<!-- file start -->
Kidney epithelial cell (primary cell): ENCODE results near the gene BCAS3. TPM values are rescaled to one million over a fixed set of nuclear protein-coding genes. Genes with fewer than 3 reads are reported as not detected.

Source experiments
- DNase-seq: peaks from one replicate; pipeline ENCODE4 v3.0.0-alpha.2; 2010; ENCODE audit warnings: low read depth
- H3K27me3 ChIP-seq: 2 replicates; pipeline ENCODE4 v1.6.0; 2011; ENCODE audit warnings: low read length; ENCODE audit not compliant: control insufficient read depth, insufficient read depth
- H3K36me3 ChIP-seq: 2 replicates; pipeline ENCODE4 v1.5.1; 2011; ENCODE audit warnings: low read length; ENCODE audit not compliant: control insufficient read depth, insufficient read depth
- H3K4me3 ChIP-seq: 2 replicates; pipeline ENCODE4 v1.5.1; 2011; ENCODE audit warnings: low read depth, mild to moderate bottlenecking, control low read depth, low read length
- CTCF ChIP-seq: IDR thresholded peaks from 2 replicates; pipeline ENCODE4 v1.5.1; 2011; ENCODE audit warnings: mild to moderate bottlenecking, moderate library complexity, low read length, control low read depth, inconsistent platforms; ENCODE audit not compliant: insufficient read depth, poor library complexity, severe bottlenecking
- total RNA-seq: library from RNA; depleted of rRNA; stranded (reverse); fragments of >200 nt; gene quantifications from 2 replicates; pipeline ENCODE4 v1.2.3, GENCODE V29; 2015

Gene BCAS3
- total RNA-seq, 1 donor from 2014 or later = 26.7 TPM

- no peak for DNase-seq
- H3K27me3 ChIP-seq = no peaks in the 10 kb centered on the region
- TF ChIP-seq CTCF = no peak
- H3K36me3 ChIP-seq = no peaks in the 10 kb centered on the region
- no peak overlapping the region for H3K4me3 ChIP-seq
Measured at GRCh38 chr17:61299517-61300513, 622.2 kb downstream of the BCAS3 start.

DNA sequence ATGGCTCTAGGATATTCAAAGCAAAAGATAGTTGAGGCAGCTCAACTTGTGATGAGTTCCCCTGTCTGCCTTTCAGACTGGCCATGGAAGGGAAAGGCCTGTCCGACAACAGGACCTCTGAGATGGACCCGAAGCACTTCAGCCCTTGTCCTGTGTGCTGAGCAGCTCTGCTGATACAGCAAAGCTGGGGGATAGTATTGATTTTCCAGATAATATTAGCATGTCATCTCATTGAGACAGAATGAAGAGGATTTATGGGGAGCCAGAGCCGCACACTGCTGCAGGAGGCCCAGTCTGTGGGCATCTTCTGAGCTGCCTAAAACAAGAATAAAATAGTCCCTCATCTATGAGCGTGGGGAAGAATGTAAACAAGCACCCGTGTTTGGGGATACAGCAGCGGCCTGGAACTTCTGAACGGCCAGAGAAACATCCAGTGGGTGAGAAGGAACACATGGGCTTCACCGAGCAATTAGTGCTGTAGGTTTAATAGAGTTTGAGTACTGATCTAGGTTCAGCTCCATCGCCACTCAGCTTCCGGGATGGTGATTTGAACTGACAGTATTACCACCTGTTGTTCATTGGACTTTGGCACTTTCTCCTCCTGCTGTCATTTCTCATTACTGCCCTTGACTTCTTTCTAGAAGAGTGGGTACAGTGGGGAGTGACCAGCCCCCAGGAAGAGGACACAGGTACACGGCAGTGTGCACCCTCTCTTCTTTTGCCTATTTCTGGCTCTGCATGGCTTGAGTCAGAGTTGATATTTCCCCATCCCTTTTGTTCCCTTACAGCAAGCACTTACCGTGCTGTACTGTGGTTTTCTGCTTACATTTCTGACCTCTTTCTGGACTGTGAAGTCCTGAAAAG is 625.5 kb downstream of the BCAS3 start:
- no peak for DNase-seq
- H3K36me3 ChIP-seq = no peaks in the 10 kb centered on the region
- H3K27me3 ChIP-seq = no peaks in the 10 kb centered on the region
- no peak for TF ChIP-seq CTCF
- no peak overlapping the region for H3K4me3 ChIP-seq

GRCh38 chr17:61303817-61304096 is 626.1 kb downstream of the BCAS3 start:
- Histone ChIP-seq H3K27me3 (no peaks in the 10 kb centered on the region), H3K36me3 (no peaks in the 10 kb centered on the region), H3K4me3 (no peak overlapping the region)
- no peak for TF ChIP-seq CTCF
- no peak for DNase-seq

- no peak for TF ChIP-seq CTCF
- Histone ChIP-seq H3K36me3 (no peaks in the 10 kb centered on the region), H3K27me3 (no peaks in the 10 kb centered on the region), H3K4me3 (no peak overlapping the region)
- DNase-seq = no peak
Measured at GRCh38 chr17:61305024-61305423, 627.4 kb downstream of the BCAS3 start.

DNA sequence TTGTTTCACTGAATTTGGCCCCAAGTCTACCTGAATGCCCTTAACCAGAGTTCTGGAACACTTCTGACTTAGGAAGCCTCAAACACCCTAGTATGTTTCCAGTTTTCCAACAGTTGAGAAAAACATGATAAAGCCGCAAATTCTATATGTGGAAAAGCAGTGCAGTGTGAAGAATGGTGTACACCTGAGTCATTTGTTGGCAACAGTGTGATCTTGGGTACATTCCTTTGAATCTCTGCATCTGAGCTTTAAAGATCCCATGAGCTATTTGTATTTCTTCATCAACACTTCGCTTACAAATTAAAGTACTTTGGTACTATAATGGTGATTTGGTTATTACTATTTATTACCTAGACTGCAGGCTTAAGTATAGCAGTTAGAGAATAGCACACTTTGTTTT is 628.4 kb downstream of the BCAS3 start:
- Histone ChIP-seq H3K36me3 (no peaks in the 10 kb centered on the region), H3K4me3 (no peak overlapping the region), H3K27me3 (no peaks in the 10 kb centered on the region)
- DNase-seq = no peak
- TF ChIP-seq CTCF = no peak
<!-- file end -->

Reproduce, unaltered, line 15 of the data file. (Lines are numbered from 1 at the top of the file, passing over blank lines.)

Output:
- no peak overlapping the region for H3K4me3 ChIP-seq